Shafer has a mainstream art background. She did her undergraduate work at the State University of New York and received her master of fine arts degree from the University of California at Berkeley, where she studied under Bay Area painters Christopher Brown and Joan Brown (no relation). Upon graduation, Shafer was determined to support herself by teaching. She bounced around a bit, eventually finding a home at Lake Tahoe Community College. She currently teaches full-time and serves as the department chairwoman, yet somehow carves out enough space in her hectic schedule to paint.
Shafer has the enviable track record of selling everything she produces, and is effusive in her praise of Turkey Stremmel, her primary dealer, at the Stremmel Gallery in Reno. “She’s been a great influence, liberating me to allow the work to go where it goes. Turkey made it clear to me that she’ll stick with it.” That’s a bigger deal than it sounds. In these market-obsessed times, many dealers pressure their most established artists to keep producing what’s been selling, rather than take risks that allow for growth. A long-term commitment from Stremmel has allowed Shafer to continue to expand her scope.
For Stremmel, that commitment and growth is rewarding for artist and viewer alike. “When you look at her paintings, you feel like you can walk through them. They take you on a mysterious journey. Every time you stand in front of one, you see something new.” That, of course, is the key to art that survives the test of time.
As her career takes her across the country, and across the ocean, Shafer’s work is continuing to evolve. “In some ways, I feel like I’m about to enter a transitional phase. Next year, I’ll be taking a short sabbatical from teaching and plan to travel to Italy and paint. I also applied for an artist-in-residency program at Ucross in Wyoming. You may not know this, but our national parks also have residency programs. I’m looking into one at Joshua Tree National Park.”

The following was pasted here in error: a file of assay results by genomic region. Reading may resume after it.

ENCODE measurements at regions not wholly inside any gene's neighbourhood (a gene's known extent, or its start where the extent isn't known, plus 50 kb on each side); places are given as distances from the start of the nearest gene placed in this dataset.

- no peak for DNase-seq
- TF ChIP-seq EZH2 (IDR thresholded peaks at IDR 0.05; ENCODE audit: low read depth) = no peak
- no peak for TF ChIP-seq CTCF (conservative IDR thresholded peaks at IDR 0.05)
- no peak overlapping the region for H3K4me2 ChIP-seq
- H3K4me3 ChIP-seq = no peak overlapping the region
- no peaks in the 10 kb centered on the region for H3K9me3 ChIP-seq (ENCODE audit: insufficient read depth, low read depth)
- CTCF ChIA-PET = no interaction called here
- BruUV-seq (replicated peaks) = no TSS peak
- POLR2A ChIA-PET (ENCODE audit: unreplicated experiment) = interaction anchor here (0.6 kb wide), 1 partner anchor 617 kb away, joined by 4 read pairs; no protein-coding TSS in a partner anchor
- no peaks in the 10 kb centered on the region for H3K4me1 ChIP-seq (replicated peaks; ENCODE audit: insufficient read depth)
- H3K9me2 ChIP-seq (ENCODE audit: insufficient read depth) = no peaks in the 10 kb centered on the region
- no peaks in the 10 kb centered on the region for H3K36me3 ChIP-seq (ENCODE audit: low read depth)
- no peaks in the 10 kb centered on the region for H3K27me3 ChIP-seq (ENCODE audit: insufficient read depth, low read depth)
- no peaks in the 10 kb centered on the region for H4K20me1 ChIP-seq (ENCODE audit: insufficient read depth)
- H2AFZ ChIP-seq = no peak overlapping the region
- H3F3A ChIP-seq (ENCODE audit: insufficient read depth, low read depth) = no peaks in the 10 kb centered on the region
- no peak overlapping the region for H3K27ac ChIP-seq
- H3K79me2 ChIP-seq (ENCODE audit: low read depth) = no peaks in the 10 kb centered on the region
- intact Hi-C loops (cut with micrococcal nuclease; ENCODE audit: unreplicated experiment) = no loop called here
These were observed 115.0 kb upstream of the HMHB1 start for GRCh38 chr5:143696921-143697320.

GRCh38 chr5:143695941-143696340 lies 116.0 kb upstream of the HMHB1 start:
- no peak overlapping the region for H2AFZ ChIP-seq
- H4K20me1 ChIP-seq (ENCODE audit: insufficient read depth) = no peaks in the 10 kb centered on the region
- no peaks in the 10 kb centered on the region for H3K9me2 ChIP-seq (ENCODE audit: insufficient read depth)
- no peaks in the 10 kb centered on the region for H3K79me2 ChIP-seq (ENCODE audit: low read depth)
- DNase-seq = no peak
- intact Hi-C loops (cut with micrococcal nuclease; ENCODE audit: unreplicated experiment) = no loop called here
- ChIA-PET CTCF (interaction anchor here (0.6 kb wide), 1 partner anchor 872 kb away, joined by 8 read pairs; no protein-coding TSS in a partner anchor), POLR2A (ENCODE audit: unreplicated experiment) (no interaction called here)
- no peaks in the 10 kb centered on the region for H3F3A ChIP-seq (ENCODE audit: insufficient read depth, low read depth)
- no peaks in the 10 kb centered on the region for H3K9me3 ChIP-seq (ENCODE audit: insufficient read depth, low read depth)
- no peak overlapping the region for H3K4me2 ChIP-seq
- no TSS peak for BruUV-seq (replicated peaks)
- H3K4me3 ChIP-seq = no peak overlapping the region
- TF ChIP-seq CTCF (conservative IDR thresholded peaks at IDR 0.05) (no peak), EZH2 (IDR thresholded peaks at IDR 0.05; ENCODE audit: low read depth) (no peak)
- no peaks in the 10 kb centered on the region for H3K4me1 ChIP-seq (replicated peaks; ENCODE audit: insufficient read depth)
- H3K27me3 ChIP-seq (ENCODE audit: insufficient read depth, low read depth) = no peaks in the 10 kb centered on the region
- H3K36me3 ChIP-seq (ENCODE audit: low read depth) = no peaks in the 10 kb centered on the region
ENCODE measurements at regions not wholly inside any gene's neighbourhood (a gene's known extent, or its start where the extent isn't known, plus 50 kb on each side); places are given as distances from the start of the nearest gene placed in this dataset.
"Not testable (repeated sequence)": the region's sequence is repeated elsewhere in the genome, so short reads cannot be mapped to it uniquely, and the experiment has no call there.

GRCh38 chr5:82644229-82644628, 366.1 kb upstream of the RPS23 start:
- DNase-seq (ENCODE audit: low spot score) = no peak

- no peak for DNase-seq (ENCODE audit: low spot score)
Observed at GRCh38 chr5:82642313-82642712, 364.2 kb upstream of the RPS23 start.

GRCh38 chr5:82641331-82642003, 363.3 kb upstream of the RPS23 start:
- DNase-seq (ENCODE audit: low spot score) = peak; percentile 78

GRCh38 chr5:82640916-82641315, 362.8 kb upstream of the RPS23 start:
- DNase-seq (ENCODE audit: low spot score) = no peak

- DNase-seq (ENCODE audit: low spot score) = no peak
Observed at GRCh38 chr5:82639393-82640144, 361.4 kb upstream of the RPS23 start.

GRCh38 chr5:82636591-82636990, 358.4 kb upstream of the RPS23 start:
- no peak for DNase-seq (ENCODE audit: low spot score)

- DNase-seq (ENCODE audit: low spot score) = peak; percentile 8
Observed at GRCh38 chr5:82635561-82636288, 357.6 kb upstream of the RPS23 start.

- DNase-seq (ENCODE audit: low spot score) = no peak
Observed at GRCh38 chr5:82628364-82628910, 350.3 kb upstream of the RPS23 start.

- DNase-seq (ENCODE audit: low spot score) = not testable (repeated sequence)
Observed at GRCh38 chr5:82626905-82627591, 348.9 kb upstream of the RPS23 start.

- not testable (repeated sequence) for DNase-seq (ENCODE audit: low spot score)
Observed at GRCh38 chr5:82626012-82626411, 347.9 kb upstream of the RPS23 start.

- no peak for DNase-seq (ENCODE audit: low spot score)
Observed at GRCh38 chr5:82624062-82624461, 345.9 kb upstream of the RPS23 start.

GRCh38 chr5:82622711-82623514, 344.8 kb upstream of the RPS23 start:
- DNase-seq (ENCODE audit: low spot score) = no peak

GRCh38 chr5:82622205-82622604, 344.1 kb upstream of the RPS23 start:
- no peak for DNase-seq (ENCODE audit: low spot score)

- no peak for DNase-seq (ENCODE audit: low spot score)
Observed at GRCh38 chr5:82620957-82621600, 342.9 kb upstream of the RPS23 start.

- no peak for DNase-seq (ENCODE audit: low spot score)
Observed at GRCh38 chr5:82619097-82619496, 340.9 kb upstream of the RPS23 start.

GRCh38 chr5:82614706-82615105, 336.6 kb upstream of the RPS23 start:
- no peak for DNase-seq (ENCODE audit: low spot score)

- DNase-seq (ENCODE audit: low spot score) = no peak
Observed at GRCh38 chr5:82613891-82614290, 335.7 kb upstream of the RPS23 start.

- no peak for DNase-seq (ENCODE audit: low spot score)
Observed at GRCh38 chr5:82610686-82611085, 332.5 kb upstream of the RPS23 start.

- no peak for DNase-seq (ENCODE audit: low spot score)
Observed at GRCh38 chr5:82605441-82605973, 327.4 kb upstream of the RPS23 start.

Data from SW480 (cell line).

But will her travels bring wildlife or people into her land-scapes? “I’m open to including other ‘participants’ in the natural world. It just can’t feel staged — it has to feel right. Basically, when I get out in nature I want to get away from people. The torqued perspective in my paintings evolved because I see things that way. It’s largely due to being alone with the natural world.”
In 2014, Phyllis Shafer will be honored with a mid-career retrospective at the Nevada Museum of Art. According to the curator of the exhibition, Ann Wolfe, “Shafer’s paintings capture the sublimely beautiful spirit of the Western land-scape, reflecting a broad range of art, historical influences and inspirations.” It will be a substantial exhibition that will occupy a 6,500-square-foot gallery. The show is designed to highlight the evolution of the work and will include a number of little-seen early paintings. Wolfe described these canvases as nature-based, but “inward looking.”
With an upcoming museum show, solid gallery representation and a long list of collectors waiting for the next painting, Phyllis Shafer appears to have achieved everything an artist can want. But she doesn’t plan to stand pat; there’s still a hunger to gradually push the work in new directions.
Shafer’s art reminds me of a fine bottle of red wine. The first sip is always good, but as the wine opens up, the next few tastes grow richer and deeper. I’ve enjoyed Shafer’s work to date, but I have a feeling each new painting represents another sip of a great wine, with many more future pleasures remaining in the bottle.